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Junk food major cause of malnutrition – Prof Nnam

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Junk food major cause of malnutrition – Prof Nnam

Ngozi Nnam is a a Professor of Public Health and Nutrition and former president of the Nutrition Society of Nigeria (NSN). In this interview with VANESSA OKWARA, she highlights the strategies of using nutrition to achieve overall wellness, how the larger population, especially the less privileged could use balanced diet to meet their nutritional needs, the consumption of nutritious food in tackling malnutrition, among others

 

What motivated you to study so much about nutrition?

My area of interest is in children. What motivated me mostly is that when I go round communities, I see children malnourished and not looking healthy. When you look at their faces, it’s like they robbed a lot of Vaseline. That is a sign of malnutrition. That is what motivated me to study nutrition to see if I can lend a hand in addressing this malnutrition issue particularly among children who are the greater tomorrow.

 

What constitutes a balanced meal?

One of the basic things in achieving adequate diet is to have variety. A lot of families eat food with no variety. Some eat different types of carbohydrates all through the day without balancing it with other food groups.

 

The primary thing that will make families to have a balanced meal is for them to diversify what they are eating. They should have varieties in a single meal. For example, it is not a good eating habit for you to just eat yam and oil like they do in villages. When you cook that yam, prepare some vegetables which can be easily gotten. You can also add oil bean ‘ugbaka’, onions or fish if you are cooking it as porridge yam. That way you have introduced variety into the meal. That way you have a better opportunity of meeting the nutrient requirement your family needs.

 

Rule of thumb for planning adequate balanced meal is to use the food guide pyramid. It is nothing other than a pyramid trying to group food into their different classes.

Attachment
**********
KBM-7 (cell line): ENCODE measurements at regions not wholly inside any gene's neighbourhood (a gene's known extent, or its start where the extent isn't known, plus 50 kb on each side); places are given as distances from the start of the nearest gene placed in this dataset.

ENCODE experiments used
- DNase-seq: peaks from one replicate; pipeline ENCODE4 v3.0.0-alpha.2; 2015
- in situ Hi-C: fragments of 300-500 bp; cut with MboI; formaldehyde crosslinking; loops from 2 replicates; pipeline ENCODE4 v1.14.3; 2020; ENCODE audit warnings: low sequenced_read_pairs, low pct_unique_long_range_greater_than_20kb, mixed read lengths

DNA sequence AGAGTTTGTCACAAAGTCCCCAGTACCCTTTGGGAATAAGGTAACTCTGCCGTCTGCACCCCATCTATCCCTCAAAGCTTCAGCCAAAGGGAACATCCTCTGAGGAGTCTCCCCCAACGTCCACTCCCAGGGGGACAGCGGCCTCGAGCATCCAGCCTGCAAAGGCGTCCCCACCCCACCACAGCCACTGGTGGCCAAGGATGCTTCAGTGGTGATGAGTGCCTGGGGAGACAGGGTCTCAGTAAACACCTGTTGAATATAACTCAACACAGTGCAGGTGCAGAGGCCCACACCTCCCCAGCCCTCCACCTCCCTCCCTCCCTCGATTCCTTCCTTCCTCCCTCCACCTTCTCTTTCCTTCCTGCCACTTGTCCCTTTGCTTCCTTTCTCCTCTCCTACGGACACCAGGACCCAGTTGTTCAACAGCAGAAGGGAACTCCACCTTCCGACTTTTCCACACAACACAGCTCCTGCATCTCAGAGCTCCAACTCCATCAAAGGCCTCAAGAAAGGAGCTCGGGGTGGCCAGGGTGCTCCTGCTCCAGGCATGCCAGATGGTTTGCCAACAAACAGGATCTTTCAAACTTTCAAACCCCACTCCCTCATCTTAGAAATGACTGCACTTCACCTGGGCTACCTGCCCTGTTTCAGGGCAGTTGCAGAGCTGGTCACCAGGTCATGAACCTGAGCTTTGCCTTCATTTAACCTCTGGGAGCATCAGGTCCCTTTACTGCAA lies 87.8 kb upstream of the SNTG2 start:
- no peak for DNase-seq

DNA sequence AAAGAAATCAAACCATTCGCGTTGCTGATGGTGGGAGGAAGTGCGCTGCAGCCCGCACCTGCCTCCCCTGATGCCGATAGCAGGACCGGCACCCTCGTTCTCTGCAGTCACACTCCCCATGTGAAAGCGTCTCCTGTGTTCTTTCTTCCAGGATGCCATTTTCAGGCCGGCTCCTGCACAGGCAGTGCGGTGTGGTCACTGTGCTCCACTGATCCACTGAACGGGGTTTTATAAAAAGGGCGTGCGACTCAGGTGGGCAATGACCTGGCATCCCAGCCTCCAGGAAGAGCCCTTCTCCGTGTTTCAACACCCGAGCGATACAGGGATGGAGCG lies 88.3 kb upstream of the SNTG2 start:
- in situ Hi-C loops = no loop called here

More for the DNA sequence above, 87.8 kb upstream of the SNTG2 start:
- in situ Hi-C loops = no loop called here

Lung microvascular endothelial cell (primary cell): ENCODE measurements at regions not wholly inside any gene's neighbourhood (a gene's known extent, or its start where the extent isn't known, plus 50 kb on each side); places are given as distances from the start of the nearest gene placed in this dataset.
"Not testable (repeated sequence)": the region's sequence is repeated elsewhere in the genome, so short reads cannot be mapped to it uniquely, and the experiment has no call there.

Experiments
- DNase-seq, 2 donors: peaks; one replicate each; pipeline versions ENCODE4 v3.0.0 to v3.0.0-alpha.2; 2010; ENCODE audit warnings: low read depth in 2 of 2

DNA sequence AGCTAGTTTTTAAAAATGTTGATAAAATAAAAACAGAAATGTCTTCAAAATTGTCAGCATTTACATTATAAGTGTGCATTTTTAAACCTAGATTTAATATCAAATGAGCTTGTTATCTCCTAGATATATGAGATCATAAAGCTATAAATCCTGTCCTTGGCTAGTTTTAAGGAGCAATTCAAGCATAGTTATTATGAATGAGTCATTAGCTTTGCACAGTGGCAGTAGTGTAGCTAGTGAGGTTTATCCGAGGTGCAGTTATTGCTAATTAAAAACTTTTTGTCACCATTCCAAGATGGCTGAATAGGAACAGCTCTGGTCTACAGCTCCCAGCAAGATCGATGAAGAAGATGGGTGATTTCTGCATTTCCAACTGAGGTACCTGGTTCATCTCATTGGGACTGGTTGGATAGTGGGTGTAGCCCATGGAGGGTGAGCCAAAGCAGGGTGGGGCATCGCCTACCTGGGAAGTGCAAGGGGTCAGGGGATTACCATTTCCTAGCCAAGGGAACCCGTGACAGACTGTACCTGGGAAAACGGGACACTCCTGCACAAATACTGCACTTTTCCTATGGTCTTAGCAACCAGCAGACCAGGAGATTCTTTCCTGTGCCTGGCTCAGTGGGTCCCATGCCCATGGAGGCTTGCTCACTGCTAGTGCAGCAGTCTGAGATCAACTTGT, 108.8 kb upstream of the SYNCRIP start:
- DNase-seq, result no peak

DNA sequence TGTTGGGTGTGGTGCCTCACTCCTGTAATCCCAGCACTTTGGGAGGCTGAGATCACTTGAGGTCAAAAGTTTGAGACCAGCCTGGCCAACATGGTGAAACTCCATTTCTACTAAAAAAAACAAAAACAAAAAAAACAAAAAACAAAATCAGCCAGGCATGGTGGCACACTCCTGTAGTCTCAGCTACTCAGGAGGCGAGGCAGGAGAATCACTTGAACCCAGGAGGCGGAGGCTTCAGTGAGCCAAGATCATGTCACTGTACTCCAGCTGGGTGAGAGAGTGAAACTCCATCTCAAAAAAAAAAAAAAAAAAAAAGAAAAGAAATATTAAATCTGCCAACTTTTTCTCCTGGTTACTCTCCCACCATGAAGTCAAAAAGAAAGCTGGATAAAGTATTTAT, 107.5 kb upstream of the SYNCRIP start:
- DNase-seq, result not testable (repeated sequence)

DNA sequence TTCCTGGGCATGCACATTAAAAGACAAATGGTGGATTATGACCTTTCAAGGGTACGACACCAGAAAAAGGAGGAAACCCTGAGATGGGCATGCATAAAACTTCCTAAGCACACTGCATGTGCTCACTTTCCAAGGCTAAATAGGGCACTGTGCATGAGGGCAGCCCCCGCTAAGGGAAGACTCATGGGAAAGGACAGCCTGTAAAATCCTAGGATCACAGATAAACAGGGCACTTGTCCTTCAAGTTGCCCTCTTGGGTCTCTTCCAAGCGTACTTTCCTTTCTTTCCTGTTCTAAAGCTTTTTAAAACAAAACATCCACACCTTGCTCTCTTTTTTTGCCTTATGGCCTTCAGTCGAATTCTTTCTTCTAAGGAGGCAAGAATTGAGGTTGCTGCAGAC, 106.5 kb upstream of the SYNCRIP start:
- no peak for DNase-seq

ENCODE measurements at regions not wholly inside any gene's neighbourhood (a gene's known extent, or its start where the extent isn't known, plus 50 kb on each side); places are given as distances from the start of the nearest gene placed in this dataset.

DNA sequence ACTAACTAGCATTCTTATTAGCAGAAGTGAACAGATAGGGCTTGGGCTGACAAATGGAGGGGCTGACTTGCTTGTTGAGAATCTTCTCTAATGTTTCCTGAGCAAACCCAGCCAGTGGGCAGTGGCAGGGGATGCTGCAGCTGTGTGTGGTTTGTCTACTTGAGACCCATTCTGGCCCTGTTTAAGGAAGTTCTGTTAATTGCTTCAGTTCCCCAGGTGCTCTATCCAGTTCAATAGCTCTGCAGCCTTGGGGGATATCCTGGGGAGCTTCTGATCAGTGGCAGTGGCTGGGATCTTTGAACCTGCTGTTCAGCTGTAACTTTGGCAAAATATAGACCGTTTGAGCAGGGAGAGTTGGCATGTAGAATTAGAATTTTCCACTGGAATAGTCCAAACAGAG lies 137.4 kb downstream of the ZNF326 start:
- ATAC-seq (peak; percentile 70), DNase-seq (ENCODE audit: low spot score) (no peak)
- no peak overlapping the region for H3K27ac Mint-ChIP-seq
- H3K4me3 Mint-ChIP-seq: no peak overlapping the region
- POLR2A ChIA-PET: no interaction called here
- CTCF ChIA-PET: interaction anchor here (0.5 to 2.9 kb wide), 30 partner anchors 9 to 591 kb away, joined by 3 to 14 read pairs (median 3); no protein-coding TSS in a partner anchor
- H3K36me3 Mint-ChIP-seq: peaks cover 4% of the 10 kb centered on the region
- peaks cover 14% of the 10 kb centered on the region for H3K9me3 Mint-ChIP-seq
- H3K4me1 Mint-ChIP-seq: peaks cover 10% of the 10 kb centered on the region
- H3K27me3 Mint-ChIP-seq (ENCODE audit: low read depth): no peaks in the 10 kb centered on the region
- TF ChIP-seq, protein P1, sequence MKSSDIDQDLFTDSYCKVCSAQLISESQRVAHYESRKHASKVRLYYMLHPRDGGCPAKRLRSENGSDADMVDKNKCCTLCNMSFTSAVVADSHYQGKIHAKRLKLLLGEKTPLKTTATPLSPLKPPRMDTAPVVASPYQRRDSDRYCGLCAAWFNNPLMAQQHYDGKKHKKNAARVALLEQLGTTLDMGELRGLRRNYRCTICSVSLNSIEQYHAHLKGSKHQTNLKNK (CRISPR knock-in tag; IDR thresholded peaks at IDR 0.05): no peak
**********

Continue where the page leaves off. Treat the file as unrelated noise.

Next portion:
We have the staple starchy group: tubers and cereals like rice, yam, cassava; and then maize and sorghum are the cereals. They are at the base of the pyramid. Immediately after the tubers, you have the fruits and vegetables.. Then after fruits and vegetables, you have all the foods that are rich in proteins like all the beans family, milk and dairy products. After the protein, you have the oil and fat food group.

 

The beauty of the food pyramid is that it shows the quantity of each food. Like when we say you should have a variety of food in a single meal, quantity is also important. You have more of the tubers and staple food because the provision of that pyramid shows the proportion of that food to others. That is one guide to ensuring adequate diet for families. So, most families can survive on this guide and most of the food is relatively cheap and once you diversify and include as many food items as possible in a single meal. The guide is that you pick at least one from each group and not having all the food from the same group.

 

 

With the looming food crisis in the country, how should families cope with the economic hardship and still have balanced nutrition?

 

Families need to find a way to adjust. Like this issue of tomatoes, there are substitutes like vegetables. In Nuskka, you can get a big bunch of green leaves for N70. It’s not a must that you cook your rice with tomatoes. You can also use melon to do an interesting soup for your rice and you can also use palm fruits in making Banga stew. So, in time of food crisis, we just have to adjust.

There are other substitutes that are cheaper and nutritious. I know Banga stew with scent leaves (‘Nchanwu’), is a very nutritious meal because ‘Nchanwu’ has a lot of phyto chemicals.

Phyto chemicals are things that help the body to function very well. If we can really go back to them, it will help families a lot in nutrition. When situation becomes like this, it is important to prioritise because food is the basic foundation. You can prioritise and get the essentials to ensure that the family is not malnourished. No matter how meager the income is most of it should be put in feeding the family well on nutritious food.

 

What is the basic cause of malnutrition?

The malnutrition problem is not because there is no food, but it is mainly because people don’t know what to eat. That is the major problem because the market woman will sell off all her vegetables in the market and then use the money to go and buy expensive food items in the market that is more of junk. There are a lot of interesting nutrients in green vegetables that can really make the family grow well and nourished. So, we need to educate the populace on how to eat nutritious foods that are cheap as well as nutritious.

 

What is being done to make Nigerians understand the importance of proper nutrition?

 

The major problem of nutrition in Nigeria is poor awareness. When I was the President of the NSN, we intermittently ran workshops and do seminars. We also had our annual conferences.

We partnered with other agencies to provide awareness on nutrition including educating the populace on what they were supposed to eat.

Our primary objective then was to create awareness, more of advocacy on nutrition, what people should eat and how they were to eat it.

Similarly, we used to have town hall meetings where we met with communities and created awareness about nutrition on how to achieve adequate diet particularly for women and children.

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